<![CDATA[Shortly after New Year’s Day 1993, in a game against Boston, the chronic, intense back pain that had kept him out of the Pittsburgh lineup for large parts of the past three seasons, flared up again. Mario Lemieux exited the game and once more needed time off for his back to heal. Lemieux had already amassed 104 points in 40 games for a 31 point lead in the scoring race and was nearly on pace to match Wayne Gretzky’s single-season record of 215 points. Lemieux and the Penguins were well-positioned to challenge for a third straight Stanley Cup victory. Yet there was one other health problem that Lemieux wanted doctors to assess, something he had noticed for 1 ½ years. He had a slow-growing lump in his neck that was becoming more perceptible.
Knowing his back problems would keep him sidelined indefinitely, Lemieux opted for surgical removal of the neck lump three days after his last game. Three days after the operation, Dr. Charles Burke, the team physician and Dr. Steve Jones, who operated on Lemieux, had the unenviable task of disclosing to the world’s best hockey player that tests on the neck specimen showed Hodgkin’s lymphoma.
Mario Lemieux had cancer.
This was worse than chronic, career-threatening back pain.
This was a threat to his life, period.
Lemieux tried to remain calm, wanting to focus on his upcoming treatment schedule. The doctors told him he had early-stage Hodgkin’s lymphoma with a favorable cure rate. He told his family, close friends and teammates about his cancer diagnosis, ahead of a press conference to be held one week after his operation.
While waiting for the press conference to start, many hockey watchers probably made a reasonable assumption that at worst, the Penguins would announce Lemieux would miss the rest of the season due to his recurrent back pain. What viewers actually discovered was as shocking as the information gleaned from another unexpected sports press conference that occurred over a year before when another top athlete announced he had a life-threatening medical condition.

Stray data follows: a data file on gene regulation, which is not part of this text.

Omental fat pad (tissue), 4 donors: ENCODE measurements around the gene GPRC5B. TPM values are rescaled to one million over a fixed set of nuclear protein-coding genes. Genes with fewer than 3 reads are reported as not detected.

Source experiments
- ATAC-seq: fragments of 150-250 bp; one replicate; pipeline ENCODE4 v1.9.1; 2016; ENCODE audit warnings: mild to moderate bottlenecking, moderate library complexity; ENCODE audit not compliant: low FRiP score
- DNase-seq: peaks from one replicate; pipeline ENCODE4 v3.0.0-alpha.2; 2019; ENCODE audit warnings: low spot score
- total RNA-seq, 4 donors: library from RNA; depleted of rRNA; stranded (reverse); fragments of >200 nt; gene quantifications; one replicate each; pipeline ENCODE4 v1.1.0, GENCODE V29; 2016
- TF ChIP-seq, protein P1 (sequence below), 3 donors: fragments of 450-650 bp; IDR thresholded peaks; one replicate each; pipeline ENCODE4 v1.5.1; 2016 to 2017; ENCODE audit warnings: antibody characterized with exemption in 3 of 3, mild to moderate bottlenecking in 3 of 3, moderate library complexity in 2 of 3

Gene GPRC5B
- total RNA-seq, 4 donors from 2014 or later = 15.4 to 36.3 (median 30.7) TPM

Like Magic, Mario was one of, if not the top athlete in his sport. Like Magic and the HIV virus, the malignancy in Mario’s body was life-threatening. Yet unlike Magic, Mario was not retiring. Instead, he intended to come back quickly to help the Penguins shoot for a third straight Cup.
Doctors prescribed 22 radiation treatments for Lemieux, once every weekday morning for a little over four weeks, starting on February 1st at Beaver County Medical Center, 35 miles north-west of Pittsburgh. During each treatment session, Lemieux rested on his back on the treatment table and wore a custom immobilization mask to ensure his neck and chest were virtually motionless, allowing the machine to deliver radiation to the affected parts of his body exactly according to his oncologist’s plan.
“When I had the mask on, I thought, ‘This is why I’m here, because of the cancer,’ That’s when I really thought about it. But as soon as I got out of there and got in my car, I let it go. I was just able to do that. It didn’t really bother me that I had it after a while,” Lemieux revealed, weeks after the treatment ended.
At the end of that first week, Lemieux accepted an invitation to visit his hometown at the All-Star Game in the historic Montreal Forum. At the end of the second week of radiation, Lemieux was skating with his teammates again. By Monday morning March 2, 1993, the day of his final radiation treatment, 24 years ago yesterday, Lemieux decided there was no reason he shouldn’t get back to his day job immediately. He boarded a cross-state flight to Philadelphia to join the Penguins after missing the past 23 games.